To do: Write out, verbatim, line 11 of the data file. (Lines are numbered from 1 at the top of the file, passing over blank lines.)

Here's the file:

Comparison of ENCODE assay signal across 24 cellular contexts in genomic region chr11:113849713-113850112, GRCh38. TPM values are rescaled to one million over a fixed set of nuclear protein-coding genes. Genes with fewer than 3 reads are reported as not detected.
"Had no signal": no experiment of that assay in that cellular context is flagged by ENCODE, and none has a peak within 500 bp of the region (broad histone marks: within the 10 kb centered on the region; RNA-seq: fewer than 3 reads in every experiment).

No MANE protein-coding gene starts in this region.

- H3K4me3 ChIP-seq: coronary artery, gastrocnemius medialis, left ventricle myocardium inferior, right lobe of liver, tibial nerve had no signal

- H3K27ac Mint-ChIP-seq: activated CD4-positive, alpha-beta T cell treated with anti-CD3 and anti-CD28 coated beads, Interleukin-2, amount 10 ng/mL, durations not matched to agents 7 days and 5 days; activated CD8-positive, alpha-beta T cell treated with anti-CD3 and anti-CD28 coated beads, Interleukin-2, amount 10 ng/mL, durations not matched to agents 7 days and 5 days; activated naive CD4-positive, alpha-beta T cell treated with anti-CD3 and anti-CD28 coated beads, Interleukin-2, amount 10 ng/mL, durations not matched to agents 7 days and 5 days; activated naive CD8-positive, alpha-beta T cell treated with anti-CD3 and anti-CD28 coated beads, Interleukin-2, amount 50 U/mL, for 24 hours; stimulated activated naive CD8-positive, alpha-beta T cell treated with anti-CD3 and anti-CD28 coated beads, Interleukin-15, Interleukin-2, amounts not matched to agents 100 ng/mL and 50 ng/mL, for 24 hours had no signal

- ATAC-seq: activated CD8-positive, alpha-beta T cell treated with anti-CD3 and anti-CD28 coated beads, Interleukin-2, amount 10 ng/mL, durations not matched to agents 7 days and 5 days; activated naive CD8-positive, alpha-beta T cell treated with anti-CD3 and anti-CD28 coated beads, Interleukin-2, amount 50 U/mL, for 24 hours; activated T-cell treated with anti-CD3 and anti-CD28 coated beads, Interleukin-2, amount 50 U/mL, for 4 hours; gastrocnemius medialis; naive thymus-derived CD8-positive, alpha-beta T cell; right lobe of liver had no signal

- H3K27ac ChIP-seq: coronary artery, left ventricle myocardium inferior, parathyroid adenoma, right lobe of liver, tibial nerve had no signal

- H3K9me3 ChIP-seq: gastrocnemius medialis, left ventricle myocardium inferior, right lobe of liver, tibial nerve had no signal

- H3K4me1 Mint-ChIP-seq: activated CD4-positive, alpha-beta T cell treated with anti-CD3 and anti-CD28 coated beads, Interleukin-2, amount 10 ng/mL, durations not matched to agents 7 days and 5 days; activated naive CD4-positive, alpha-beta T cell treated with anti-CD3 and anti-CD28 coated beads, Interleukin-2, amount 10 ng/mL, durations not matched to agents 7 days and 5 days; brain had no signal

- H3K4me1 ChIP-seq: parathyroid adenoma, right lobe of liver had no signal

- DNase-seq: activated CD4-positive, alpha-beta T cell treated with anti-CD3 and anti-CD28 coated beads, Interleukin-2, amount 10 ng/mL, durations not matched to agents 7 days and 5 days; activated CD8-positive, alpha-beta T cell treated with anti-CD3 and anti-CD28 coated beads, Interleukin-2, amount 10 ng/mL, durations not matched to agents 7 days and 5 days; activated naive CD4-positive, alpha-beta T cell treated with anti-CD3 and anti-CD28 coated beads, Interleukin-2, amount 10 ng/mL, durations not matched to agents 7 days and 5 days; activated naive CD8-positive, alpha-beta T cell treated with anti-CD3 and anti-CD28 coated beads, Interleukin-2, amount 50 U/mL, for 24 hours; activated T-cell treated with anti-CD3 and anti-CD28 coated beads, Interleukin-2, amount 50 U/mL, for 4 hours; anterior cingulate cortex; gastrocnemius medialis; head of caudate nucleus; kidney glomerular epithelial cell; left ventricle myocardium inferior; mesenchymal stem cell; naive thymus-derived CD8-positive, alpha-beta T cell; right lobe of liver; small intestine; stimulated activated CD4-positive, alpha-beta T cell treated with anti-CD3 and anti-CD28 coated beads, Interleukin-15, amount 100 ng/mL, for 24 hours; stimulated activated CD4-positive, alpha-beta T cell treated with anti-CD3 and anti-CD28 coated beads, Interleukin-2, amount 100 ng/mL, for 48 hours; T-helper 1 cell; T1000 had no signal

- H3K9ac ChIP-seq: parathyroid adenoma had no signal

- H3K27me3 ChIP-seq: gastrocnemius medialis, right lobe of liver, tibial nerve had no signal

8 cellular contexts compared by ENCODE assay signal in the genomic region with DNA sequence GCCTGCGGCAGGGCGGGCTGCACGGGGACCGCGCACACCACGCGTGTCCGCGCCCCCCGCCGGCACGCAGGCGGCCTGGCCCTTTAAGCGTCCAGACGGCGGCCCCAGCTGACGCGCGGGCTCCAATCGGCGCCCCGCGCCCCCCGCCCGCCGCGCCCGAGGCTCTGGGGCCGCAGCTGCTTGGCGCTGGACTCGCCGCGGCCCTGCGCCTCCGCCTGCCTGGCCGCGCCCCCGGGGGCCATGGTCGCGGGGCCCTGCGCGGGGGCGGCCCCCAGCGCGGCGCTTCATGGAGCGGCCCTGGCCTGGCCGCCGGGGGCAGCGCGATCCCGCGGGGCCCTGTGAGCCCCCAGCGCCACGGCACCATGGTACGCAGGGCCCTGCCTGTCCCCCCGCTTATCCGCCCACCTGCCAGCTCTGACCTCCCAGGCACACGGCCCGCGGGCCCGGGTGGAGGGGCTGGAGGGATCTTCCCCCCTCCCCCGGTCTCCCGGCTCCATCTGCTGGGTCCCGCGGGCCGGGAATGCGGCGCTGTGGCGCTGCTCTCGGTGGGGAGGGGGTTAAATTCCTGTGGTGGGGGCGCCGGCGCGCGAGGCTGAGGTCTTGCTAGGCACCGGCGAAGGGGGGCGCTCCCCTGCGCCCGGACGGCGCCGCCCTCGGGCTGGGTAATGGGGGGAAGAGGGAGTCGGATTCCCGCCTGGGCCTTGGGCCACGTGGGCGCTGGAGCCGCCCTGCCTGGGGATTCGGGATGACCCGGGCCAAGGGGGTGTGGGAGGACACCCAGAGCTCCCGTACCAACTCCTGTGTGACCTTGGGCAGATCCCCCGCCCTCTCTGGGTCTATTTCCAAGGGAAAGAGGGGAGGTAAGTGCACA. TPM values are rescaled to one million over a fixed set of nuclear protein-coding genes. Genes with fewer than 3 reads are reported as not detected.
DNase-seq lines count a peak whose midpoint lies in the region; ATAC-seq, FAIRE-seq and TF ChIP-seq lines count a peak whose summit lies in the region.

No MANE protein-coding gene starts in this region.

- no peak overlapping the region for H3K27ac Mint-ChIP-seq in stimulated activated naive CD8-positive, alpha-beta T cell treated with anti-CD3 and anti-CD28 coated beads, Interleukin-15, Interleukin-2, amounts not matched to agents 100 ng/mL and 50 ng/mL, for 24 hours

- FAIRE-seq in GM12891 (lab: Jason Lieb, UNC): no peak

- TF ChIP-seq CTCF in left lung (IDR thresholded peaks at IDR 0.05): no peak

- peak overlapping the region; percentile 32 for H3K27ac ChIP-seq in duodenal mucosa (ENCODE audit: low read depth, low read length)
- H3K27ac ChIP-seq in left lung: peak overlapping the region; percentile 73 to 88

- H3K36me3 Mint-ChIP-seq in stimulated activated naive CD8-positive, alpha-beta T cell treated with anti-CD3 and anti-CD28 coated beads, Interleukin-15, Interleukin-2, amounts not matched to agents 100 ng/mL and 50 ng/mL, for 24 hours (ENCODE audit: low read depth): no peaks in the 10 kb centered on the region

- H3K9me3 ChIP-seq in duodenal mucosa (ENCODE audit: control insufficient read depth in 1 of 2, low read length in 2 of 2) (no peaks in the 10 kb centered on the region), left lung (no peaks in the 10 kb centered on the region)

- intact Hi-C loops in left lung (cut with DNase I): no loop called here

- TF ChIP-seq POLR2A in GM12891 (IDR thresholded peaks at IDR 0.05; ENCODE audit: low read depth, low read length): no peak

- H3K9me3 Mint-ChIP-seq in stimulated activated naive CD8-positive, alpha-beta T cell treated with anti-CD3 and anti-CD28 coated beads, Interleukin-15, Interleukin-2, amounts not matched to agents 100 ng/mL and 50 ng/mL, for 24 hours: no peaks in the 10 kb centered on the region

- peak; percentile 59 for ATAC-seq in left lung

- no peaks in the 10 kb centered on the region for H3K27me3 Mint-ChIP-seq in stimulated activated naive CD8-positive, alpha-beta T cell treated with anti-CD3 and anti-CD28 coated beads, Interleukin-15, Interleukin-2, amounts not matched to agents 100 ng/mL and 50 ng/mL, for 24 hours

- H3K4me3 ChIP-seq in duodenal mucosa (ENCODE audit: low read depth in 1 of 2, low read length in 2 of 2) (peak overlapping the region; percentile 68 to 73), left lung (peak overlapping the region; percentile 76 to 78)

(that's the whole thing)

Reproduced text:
- DNase-seq: activated CD4-positive, alpha-beta T cell treated with anti-CD3 and anti-CD28 coated beads, Interleukin-2, amount 10 ng/mL, durations not matched to agents 7 days and 5 days; activated CD8-positive, alpha-beta T cell treated with anti-CD3 and anti-CD28 coated beads, Interleukin-2, amount 10 ng/mL, durations not matched to agents 7 days and 5 days; activated naive CD4-positive, alpha-beta T cell treated with anti-CD3 and anti-CD28 coated beads, Interleukin-2, amount 10 ng/mL, durations not matched to agents 7 days and 5 days; activated naive CD8-positive, alpha-beta T cell treated with anti-CD3 and anti-CD28 coated beads, Interleukin-2, amount 50 U/mL, for 24 hours; activated T-cell treated with anti-CD3 and anti-CD28 coated beads, Interleukin-2, amount 50 U/mL, for 4 hours; anterior cingulate cortex; gastrocnemius medialis; head of caudate nucleus; kidney glomerular epithelial cell; left ventricle myocardium inferior; mesenchymal stem cell; naive thymus-derived CD8-positive, alpha-beta T cell; right lobe of liver; small intestine; stimulated activated CD4-positive, alpha-beta T cell treated with anti-CD3 and anti-CD28 coated beads, Interleukin-15, amount 100 ng/mL, for 24 hours; stimulated activated CD4-positive, alpha-beta T cell treated with anti-CD3 and anti-CD28 coated beads, Interleukin-2, amount 100 ng/mL, for 48 hours; T-helper 1 cell; T1000 had no signal